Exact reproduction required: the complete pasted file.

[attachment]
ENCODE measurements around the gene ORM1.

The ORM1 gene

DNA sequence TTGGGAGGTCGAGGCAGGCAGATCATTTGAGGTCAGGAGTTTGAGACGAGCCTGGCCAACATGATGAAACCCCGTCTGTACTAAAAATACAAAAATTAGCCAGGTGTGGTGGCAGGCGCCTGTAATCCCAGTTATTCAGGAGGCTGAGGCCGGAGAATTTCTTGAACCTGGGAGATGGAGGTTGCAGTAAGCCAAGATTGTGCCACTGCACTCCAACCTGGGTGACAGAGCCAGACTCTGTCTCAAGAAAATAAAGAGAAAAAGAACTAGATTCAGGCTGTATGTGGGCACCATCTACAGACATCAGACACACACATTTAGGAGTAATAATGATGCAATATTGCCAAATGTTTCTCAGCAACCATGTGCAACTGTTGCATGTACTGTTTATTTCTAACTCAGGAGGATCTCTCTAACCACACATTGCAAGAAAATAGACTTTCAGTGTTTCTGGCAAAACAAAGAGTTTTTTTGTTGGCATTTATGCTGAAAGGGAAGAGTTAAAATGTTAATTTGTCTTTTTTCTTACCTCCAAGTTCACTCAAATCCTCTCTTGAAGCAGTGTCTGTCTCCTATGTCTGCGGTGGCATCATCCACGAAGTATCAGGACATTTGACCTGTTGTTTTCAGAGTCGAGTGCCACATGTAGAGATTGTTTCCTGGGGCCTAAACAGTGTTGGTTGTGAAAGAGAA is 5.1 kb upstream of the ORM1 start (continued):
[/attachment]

ENCODE measurements around the gene ORM1.

The ORM1 gene

DNA sequence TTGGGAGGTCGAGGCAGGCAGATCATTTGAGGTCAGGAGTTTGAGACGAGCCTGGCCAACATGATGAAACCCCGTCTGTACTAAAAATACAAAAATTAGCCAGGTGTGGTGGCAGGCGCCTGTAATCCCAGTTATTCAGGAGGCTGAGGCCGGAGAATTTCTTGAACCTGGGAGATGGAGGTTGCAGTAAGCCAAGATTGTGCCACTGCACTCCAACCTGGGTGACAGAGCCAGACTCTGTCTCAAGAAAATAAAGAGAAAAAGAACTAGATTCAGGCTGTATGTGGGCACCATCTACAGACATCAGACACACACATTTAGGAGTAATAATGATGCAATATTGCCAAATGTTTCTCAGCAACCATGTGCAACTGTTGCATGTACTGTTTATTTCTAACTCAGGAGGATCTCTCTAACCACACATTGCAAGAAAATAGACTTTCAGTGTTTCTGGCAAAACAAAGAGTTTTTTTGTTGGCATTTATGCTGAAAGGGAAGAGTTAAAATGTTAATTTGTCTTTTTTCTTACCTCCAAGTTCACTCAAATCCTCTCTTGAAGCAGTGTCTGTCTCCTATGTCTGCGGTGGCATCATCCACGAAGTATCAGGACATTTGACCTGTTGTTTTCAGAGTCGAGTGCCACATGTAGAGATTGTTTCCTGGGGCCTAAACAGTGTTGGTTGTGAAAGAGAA is 5.1 kb upstream of the ORM1 start (continued):